Looking for a last minute gift for friends, neighbors or relatives? You still have time to make this, and it’s really great to give away — not just because it’s delicious and a nice thing to do at holiday time, but also because it’s so darn addictive, you’ll have to get it out of the house before you eat it all. It makes a lot, so you’ll have plenty for passing to sweets lovers.
The hardest part is making the toffee, because it can easily burn if you’re not keeping an eye on it. Conversely, if you don’t cook it enough, it will be too soft and won’t have that crunch you associate with toffee. If you have a candy thermometer, you’re one step ahead of the game. I found mine broken in a drawer, so I had to rely on another way to gauge whether it was ready — dropping a bit from a wooden spoon into a glass of ice water. If it’s still pliable after you’ve dropped it in the water, it’s not done. If it snaps crisply, it’s done, so you can pour the syrup over the nuts and chocolate.
Spread half of the nuts (toasted to bring out the best flavor) over a sheet of parchment paper, then spread half of the chocolate that you’ve broken up either by hand or in a food processor. Pour the syrup over everything.
After you’ve poured the syrup over the nuts and chocolate, then spread the remaining chocolate over the syrup. Wait a few minutes for the chocolate to soften, then smooth it over the candy with a spatula. Sprinkle the remaining nuts on top and wait for it to cool.
Take a knife, and cut into pieces. If you’re like me, you’ll have a lot of loose bits that won’t look too great as gifts, so save those for yourself to eat out of hand, or for using as an ice cream topping.
Place into attractive boxes, tins or jars, and spread some good cheer to others before you eat it all.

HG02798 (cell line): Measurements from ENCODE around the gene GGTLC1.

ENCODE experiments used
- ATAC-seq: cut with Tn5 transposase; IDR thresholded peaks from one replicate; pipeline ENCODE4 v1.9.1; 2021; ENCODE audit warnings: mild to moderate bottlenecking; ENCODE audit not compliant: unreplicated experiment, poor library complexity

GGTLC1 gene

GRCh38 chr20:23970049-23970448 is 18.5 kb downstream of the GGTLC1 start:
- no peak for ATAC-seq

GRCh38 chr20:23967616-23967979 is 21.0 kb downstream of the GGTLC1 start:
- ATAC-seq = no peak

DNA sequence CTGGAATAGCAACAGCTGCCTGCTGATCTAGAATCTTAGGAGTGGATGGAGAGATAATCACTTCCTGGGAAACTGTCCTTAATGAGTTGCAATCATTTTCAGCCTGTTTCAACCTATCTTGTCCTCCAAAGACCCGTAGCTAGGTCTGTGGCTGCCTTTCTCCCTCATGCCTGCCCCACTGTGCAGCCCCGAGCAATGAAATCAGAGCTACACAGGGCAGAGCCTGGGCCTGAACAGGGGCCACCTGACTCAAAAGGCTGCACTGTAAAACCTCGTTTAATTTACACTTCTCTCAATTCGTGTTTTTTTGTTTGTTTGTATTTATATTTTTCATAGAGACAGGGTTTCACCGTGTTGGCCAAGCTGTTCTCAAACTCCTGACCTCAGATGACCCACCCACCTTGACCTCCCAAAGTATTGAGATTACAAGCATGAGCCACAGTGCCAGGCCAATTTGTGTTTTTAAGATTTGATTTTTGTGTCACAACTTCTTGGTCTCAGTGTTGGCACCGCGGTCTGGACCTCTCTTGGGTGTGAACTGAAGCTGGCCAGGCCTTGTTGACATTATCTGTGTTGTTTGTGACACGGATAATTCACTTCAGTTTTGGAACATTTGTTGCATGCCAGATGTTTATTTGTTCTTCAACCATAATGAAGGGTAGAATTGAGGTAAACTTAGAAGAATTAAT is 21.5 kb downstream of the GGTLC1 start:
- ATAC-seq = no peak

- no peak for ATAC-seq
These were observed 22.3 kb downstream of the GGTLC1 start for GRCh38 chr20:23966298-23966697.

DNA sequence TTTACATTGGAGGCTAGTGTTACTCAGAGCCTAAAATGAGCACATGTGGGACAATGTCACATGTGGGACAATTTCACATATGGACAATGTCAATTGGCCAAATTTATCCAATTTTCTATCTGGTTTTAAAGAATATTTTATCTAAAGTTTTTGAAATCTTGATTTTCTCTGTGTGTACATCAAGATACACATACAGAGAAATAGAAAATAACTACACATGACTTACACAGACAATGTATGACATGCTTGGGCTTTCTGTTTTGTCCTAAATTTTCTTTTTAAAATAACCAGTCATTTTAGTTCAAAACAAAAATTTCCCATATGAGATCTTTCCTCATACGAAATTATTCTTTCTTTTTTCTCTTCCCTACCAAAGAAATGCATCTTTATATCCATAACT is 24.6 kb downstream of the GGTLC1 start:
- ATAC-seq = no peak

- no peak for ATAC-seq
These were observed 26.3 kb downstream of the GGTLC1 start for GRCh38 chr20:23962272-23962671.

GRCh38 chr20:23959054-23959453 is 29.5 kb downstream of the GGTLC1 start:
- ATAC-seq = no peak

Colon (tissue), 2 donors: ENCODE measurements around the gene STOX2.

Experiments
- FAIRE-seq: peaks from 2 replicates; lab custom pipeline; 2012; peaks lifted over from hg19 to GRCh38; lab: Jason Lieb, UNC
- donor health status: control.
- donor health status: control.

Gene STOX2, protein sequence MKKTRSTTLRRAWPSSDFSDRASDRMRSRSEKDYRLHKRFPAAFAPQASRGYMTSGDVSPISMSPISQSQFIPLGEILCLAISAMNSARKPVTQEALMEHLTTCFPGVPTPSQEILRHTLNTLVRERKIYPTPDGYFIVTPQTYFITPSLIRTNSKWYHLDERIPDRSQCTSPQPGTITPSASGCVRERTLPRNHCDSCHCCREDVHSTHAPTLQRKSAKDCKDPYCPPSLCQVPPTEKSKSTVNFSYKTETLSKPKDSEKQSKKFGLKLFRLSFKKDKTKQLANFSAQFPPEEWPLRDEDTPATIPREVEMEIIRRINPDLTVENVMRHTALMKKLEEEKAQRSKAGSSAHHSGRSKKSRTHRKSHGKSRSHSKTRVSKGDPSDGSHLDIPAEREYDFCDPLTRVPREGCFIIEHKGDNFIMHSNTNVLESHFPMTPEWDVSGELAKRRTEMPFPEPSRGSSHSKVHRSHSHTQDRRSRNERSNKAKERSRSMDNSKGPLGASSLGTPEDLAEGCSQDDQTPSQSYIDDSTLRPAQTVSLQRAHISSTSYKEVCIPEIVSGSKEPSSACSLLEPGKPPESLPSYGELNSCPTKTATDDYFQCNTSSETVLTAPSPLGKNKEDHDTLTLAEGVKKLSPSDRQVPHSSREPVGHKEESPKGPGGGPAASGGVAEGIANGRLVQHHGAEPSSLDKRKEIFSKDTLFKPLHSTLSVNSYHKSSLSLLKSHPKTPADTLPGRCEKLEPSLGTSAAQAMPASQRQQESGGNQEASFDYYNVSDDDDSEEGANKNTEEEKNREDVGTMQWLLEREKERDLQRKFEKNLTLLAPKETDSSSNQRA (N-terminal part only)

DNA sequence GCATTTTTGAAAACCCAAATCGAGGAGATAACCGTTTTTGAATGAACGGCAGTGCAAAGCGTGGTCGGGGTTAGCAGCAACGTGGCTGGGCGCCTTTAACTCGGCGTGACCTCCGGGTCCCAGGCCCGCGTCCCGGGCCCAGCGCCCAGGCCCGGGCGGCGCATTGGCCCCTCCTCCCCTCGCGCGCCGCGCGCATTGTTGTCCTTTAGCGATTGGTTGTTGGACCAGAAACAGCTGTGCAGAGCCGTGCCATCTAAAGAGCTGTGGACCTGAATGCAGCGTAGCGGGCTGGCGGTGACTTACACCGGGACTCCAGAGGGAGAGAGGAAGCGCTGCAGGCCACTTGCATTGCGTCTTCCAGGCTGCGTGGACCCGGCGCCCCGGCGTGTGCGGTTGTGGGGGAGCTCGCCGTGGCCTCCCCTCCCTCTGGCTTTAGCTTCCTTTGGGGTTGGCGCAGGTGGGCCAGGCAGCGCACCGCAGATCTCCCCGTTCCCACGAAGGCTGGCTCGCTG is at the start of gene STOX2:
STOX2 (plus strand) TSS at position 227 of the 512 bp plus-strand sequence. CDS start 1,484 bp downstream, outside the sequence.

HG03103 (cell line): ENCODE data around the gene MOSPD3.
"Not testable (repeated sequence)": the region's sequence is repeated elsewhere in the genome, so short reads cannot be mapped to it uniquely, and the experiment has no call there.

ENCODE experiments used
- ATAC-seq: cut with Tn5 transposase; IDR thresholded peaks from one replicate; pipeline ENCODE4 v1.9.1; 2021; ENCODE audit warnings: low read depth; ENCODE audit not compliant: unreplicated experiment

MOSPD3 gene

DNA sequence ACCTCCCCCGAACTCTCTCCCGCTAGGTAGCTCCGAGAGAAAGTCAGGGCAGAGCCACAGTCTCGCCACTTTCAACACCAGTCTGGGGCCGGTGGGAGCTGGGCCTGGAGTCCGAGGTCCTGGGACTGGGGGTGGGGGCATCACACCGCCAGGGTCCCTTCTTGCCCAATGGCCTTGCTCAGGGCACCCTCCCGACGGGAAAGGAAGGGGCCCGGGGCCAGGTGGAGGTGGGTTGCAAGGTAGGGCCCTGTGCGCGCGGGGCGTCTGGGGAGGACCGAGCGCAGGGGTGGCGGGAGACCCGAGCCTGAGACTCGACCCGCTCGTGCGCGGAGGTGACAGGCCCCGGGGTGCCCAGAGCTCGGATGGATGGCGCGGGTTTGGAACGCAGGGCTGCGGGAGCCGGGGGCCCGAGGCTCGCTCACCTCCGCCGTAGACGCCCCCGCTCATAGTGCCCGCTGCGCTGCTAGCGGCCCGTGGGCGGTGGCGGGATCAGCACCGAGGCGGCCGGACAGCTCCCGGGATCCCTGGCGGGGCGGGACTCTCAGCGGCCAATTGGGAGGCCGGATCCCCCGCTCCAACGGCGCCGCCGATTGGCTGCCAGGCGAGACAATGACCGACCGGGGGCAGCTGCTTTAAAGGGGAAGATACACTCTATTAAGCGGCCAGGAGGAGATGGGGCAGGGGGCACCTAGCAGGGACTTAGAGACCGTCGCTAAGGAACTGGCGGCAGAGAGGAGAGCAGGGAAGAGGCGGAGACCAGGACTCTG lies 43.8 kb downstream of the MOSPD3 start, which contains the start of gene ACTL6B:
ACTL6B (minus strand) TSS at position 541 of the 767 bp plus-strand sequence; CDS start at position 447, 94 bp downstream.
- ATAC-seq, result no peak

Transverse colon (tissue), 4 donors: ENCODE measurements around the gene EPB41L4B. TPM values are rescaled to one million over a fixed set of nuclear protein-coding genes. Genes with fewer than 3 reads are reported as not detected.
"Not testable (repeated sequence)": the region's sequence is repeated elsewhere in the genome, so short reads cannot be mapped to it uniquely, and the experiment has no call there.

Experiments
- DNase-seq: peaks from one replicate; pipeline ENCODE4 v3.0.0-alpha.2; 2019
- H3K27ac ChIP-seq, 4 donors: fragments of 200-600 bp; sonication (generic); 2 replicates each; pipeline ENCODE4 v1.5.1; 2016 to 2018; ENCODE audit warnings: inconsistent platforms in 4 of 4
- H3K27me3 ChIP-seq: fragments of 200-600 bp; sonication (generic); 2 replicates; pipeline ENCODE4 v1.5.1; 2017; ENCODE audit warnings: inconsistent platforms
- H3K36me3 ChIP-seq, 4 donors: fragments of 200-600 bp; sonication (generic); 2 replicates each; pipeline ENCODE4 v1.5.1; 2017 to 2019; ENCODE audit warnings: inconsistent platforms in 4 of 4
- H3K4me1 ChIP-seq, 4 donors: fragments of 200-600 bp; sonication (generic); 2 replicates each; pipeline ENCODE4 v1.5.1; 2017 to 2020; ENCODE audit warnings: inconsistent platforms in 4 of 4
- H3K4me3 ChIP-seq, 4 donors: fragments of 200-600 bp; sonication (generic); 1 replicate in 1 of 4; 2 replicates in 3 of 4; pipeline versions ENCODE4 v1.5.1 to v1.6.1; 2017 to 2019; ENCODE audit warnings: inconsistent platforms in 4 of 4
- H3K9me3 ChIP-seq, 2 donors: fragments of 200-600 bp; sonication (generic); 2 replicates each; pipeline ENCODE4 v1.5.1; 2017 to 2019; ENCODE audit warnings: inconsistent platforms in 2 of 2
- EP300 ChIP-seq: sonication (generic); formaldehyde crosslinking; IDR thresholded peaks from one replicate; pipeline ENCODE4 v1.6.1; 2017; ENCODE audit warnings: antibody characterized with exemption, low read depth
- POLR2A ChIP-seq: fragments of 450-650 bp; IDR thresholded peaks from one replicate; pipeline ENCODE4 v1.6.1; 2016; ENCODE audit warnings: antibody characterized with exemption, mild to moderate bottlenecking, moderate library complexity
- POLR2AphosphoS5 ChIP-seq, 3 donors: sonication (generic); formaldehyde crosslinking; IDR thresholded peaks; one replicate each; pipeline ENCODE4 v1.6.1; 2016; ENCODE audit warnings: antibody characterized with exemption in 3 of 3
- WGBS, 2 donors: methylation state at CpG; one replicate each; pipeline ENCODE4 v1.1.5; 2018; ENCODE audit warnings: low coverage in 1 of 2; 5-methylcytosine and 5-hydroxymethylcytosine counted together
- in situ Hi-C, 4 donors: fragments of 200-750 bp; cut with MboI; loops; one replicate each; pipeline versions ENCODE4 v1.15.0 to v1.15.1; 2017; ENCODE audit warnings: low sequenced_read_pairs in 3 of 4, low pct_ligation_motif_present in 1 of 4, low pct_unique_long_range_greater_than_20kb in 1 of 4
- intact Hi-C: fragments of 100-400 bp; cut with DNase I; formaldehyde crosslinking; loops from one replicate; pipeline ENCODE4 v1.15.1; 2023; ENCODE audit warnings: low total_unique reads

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- 16 tablespoons (227g) unsalted butter, cold
- ½ teaspoon salt
- 1½ cups (298g) sugar
- 1 teaspoon espresso powder, optional; for enhanced flavor
- 3 tablespoons (43g) water
- 1 tablespoon (21g) light corn syrup
- 1 teaspoon baking soda, optional (see "tips," below)
- 2 cups (227g) diced pecans or slivered almonds, toasted
- 2⅔ cups (454g) semisweet or bittersweet chocolate, finely chopped; or chocolate chips
- In a large, deep (3 quart) saucepan, melt the butter.
- Stir in the salt, sugar, espresso powder, water, and corn syrup, and bring the mixture to a boil.
- Boil gently over medium heat, without stirring, until the mixture reaches hard-crack stage (300°F on an instant-read or candy thermometer; you'll be taking it off the heat a few degrees sooner).
- The syrup will bubble without seeming to change much for awhile, but be patient; all of a sudden it will darken, and at that point you need to take its temperature and see if it's ready.
- (If you don't have a thermometer, test a dollop in ice water; it should immediately harden to a brittleness sufficient that you'll be able to snap it in two, without any bending or softness).
- This whole process should take about 10 to 12 minutes.
- Pay attention; too long on the heat, and the syrup will burn.
- While the sugar is boiling, spread half of the nuts in an even, closely packed layer on a parchment-lined 9" x 13" pan.
- Top the nuts with half the chocolate.
- When the syrup has reached 295°F, remove from the heat and stir in the baking soda; it will foam up, so use caution.
- Pour the syrup quickly and evenly over the nuts and chocolate.
- Top with the remaining chocolate and let sit for 2 to 3 minutes, until it softens; spread the chocolate with an offset spatula in an even layer and immediately sprinkle the remaining nuts on top.
- While the candy is still slightly warm, pull it out of the pan and use a thin spatula to loosen it from the parchment.
- When completely cool, break into uneven chunks.